This article is only available in the PDF format. Download the PDF to view the article, as well as its associated figures and tables.
Louis V. Avioli, MD: I would like to point out the difficulty of comparing uremic syndromes of varying degrees and longevity. For instance, I think the fact that Dr. Fishman was unable to document Dr. Welt's observations may relate to the fact that Dr. Welt's studies were done on material obtained from patients with chronic uremia, rather than the acute uremia which follows bilateral nephrectomy. Acute nephrectomy very often leads to a decreased food intake which, in itself, may alter a variety of metabolic processes. I wonder if the control animals described in the first two papers were pair-fed.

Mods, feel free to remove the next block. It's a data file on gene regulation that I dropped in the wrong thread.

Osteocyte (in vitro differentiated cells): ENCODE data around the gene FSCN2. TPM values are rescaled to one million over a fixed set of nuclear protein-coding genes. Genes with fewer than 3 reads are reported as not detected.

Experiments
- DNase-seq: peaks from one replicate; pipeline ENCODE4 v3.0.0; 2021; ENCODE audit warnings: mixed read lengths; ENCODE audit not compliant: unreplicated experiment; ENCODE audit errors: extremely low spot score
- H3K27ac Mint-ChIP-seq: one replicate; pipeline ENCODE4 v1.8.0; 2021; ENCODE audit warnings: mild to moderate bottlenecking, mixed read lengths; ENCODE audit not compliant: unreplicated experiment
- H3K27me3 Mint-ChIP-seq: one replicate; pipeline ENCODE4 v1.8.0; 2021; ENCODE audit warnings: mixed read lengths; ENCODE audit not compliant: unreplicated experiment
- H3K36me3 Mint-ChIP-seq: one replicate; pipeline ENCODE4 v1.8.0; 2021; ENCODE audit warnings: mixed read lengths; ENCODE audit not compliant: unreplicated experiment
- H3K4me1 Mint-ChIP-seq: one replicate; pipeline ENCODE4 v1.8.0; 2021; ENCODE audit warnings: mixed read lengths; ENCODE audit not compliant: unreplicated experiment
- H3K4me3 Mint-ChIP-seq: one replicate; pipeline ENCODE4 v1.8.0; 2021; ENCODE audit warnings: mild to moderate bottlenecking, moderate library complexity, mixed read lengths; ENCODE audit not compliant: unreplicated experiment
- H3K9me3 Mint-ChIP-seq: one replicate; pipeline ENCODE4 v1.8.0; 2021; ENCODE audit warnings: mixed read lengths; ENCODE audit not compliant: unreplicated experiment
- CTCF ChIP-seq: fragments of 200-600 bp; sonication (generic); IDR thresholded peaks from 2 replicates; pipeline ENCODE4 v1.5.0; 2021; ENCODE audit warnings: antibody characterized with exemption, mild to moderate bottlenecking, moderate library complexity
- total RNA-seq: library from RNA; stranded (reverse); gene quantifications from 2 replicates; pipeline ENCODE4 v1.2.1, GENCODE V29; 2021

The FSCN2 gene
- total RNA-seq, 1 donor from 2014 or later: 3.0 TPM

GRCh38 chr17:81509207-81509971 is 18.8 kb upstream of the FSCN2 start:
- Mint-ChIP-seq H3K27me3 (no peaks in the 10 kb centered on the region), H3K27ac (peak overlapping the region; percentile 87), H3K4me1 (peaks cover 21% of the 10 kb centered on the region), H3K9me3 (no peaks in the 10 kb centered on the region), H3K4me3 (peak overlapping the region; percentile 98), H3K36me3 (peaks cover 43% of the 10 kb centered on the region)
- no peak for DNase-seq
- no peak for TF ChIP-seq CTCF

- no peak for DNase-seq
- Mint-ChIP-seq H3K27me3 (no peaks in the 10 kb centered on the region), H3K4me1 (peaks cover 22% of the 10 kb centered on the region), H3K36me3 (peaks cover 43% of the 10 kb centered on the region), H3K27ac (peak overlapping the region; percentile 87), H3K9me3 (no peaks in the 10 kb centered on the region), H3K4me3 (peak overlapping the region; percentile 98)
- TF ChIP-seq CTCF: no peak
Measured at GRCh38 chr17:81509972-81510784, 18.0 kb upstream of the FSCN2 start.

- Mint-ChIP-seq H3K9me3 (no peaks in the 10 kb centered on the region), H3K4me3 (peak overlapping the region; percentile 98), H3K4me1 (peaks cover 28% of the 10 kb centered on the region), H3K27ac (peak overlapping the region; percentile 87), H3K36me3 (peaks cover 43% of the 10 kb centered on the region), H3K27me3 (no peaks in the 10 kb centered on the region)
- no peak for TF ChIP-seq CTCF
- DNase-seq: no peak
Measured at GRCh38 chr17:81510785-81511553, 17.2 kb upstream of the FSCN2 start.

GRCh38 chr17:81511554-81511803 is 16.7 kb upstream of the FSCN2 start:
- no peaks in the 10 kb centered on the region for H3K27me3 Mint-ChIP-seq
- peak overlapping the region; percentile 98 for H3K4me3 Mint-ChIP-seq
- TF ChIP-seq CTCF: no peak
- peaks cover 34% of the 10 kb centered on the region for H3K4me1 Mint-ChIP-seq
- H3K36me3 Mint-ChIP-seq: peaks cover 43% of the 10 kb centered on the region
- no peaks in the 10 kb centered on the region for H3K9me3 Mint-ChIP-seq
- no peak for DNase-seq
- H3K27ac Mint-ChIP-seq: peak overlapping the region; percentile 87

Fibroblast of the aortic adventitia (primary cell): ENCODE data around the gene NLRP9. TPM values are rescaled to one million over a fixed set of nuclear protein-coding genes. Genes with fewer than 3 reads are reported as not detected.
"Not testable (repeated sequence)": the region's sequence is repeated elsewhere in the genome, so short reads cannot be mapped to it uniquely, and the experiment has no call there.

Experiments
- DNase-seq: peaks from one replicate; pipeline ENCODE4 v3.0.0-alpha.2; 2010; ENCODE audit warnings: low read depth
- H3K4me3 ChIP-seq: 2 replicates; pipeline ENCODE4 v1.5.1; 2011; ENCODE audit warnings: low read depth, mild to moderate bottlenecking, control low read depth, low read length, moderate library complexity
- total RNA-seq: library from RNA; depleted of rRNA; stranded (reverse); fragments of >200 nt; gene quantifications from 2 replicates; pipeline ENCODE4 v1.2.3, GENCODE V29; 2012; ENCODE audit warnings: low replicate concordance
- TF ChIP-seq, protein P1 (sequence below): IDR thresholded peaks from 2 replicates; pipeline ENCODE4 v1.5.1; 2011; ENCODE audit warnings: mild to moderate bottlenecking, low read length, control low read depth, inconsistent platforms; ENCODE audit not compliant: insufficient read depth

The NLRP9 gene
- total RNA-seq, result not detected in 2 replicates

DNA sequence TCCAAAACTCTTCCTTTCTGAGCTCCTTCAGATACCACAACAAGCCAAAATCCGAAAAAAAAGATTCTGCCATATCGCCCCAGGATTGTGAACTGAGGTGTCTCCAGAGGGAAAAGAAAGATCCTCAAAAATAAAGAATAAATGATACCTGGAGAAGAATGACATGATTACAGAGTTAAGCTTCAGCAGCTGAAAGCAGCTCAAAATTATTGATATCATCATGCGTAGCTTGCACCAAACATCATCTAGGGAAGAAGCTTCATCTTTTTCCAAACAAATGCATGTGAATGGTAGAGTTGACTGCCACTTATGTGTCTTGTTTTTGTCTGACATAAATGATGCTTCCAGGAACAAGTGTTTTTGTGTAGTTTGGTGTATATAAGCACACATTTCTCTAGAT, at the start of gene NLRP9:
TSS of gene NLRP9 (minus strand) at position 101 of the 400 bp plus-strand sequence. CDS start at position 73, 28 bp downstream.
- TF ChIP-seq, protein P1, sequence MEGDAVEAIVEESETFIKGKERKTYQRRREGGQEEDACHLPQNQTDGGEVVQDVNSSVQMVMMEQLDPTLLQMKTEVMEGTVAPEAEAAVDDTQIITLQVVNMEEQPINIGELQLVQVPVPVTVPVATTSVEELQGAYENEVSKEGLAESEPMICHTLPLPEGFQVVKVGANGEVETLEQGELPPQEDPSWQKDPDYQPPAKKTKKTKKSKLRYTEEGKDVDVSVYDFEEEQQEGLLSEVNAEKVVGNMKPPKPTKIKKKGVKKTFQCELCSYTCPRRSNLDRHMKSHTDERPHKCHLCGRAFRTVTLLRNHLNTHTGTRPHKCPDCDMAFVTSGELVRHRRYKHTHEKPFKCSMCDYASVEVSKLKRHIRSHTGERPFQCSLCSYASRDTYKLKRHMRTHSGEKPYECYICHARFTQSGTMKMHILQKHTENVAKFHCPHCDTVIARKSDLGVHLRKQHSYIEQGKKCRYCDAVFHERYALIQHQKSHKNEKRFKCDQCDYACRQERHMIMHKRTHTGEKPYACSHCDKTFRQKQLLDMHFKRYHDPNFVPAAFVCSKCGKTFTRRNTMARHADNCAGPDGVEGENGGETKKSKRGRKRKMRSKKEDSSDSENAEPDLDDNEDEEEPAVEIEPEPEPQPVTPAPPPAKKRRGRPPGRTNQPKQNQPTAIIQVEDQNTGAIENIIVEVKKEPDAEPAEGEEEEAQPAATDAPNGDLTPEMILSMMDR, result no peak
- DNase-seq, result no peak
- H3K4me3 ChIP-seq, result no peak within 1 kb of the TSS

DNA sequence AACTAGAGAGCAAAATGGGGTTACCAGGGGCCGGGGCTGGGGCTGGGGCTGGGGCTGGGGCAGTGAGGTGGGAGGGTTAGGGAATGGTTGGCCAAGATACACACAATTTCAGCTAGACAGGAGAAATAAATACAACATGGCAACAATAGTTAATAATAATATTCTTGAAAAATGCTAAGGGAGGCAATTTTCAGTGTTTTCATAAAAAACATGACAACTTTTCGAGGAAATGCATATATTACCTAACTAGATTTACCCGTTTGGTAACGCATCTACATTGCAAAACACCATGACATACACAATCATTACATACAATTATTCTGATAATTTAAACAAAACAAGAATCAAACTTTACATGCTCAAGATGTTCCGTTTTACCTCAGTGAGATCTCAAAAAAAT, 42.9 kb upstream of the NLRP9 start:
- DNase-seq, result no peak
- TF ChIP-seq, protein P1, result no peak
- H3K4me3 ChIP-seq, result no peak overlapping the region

Dr. Van Den Noort: Our control rats were starved for the same period of time that the nephrectomized were. Both were fed water only.
Dr. Fishman: Our nephrectomized rats were allowed 5% glucose in water ad lib and their weights were essentially unchanged 46 hours following nephrectomy, at the time they
Discussion of Session on Neurologic Disorders. Arch Intern Med. 1970;126(5):841–842. doi:10.1001/archinte.1970.00310110111018
Customize your JAMA Network experience by selecting one or more topics from the list below.
Create a personal account or sign in to: